This past week I attended the 1st Conference on Insects as Food & Feed in Africa. The conference was held in Harare, Zimbabwe.
First, thank you to my host, Dr. Robert Musundire, for inviting me to attend and present on BSF and the potential growth for the insects as food and feed sector. I had a wonderful time.
Second, thanks to Dr. Moses Zimba from the University of Zimbabwe for taking the time to show me around Harare. Moses was a Fulbright recipient that visited my lab at Texas A&M to learn more about decomposition but as it relates to forensics. I enjoyed meeting your friends, watching a bit of "soccer", eating wonderful beef (Texas has a serious competitor), and simply being invited into your personal life.... a true experience I will never forget.
And, third, it was wonderful catching up with old friends and making new ones during the conference. As I said, to the researchers I met at the conference, my lab is always open for your students to visit.
So, what did I learn from the conference? Well, one thing I want to state up front. I attend a lot of conference around the world, and it is rare that I leave them so inspired and energized as I did with this one. I truly believe Africa will lead the way in terms of mass production and supplying the world with many types of insects on an industrial scale for human and other animal consumption. Simply put-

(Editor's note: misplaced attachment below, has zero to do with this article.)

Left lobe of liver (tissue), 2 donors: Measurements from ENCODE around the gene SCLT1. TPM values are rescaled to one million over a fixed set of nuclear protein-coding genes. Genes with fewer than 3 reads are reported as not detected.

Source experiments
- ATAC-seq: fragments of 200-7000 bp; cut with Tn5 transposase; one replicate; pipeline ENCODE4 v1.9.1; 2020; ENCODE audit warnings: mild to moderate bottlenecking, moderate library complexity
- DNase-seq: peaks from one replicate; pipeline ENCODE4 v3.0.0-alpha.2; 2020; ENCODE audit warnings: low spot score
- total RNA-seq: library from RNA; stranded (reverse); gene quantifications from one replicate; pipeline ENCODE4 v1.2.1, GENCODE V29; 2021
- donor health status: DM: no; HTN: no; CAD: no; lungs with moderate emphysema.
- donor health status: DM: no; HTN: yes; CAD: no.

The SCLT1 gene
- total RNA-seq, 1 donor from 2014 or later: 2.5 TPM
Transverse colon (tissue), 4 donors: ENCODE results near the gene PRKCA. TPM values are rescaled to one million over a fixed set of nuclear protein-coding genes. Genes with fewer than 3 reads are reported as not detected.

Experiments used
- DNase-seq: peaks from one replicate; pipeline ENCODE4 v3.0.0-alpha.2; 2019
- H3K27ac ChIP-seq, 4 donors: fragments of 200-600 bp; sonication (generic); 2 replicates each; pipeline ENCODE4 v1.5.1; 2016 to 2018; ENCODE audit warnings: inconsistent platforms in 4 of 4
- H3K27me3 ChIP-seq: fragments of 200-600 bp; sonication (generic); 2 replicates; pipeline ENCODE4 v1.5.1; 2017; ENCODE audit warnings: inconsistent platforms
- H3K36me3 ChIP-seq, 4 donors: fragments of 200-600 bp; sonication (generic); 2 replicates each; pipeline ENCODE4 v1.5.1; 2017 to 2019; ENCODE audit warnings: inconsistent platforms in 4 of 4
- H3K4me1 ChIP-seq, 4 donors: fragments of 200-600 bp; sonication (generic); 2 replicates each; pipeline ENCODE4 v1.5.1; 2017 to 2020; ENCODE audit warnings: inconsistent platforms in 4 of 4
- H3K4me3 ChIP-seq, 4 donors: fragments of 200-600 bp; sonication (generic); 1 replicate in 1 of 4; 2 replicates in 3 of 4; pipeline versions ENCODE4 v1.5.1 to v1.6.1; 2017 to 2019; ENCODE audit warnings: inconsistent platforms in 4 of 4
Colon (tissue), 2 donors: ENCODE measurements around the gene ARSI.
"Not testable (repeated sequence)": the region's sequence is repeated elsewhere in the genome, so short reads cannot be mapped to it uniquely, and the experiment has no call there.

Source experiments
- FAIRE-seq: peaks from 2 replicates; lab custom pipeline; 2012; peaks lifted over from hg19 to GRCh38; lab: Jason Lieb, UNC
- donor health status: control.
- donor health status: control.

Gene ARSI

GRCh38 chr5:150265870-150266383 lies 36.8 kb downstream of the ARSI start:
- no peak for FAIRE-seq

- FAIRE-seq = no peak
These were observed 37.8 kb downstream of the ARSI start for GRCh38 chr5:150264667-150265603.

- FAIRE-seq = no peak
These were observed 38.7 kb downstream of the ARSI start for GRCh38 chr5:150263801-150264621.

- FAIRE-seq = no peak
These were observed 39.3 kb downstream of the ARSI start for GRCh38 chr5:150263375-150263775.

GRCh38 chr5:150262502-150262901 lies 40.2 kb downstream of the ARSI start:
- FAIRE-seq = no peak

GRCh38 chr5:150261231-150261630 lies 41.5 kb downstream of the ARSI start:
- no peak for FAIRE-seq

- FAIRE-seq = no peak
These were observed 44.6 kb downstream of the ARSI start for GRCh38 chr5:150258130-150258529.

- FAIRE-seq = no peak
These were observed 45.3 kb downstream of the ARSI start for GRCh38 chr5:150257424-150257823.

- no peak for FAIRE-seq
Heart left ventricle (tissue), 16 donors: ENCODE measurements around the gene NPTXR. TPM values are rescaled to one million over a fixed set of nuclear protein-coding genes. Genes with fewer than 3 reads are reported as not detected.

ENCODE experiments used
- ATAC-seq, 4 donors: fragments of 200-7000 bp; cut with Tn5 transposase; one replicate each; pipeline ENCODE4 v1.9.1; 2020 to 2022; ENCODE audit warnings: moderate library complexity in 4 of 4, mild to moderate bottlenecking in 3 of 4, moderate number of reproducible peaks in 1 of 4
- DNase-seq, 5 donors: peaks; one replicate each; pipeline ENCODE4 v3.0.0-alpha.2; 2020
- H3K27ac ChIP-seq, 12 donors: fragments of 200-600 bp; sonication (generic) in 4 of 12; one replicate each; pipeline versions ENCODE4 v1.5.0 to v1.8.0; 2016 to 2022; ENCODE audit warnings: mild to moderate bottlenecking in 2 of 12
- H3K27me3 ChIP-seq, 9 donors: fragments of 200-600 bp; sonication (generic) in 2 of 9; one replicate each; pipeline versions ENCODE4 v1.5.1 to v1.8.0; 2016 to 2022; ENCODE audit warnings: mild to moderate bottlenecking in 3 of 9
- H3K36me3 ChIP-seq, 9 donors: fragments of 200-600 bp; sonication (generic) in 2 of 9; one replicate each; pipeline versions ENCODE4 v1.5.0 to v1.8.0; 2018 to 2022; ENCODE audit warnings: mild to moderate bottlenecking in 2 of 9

Africa will Become the Bread Basket of Insect Agriculture
Why do I say this? Well, I believe this for several reasons- many that are obvious, 1) available space, 2) resources, and 3) labor.
But, what I detected in the crowd that really impressed me is the conglomerate of people with a fearless vision that is not bridled by paradigms guiding other parts of the world with regards to this industry.
In summary- where you go, I will go.... I am not here to lead you but follow. I am a resource to help you when needed, a sounding board for your ideas, and a champion for you.
My life has been blessed by this experience- thank you!
Jeffery K. Tomberlin, PhD, Humbled
Individuals with over 25 years research experience with the black soldier fly. We are passionate about the science behind the black soldier fly and its ability to convert waste to protein.
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